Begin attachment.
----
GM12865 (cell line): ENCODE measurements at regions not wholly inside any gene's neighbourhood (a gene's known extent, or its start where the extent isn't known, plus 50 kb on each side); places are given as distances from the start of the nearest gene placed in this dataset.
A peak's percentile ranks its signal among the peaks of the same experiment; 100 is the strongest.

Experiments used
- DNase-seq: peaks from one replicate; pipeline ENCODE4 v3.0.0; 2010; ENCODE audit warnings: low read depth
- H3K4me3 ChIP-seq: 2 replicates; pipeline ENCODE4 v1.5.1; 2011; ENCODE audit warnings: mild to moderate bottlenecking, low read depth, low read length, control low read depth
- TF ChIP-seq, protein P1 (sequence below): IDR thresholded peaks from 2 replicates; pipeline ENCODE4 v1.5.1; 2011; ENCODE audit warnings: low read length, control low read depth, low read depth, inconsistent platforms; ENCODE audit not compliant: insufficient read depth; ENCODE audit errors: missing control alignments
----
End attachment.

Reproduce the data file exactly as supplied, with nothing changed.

GM12865 (cell line): ENCODE measurements at regions not wholly inside any gene's neighbourhood (a gene's known extent, or its start where the extent isn't known, plus 50 kb on each side); places are given as distances from the start of the nearest gene placed in this dataset.
A peak's percentile ranks its signal among the peaks of the same experiment; 100 is the strongest.

Experiments used
- DNase-seq: peaks from one replicate; pipeline ENCODE4 v3.0.0; 2010; ENCODE audit warnings: low read depth
- H3K4me3 ChIP-seq: 2 replicates; pipeline ENCODE4 v1.5.1; 2011; ENCODE audit warnings: mild to moderate bottlenecking, low read depth, low read length, control low read depth
- TF ChIP-seq, protein P1 (sequence below): IDR thresholded peaks from 2 replicates; pipeline ENCODE4 v1.5.1; 2011; ENCODE audit warnings: low read length, control low read depth, low read depth, inconsistent platforms; ENCODE audit not compliant: insufficient read depth; ENCODE audit errors: missing control alignments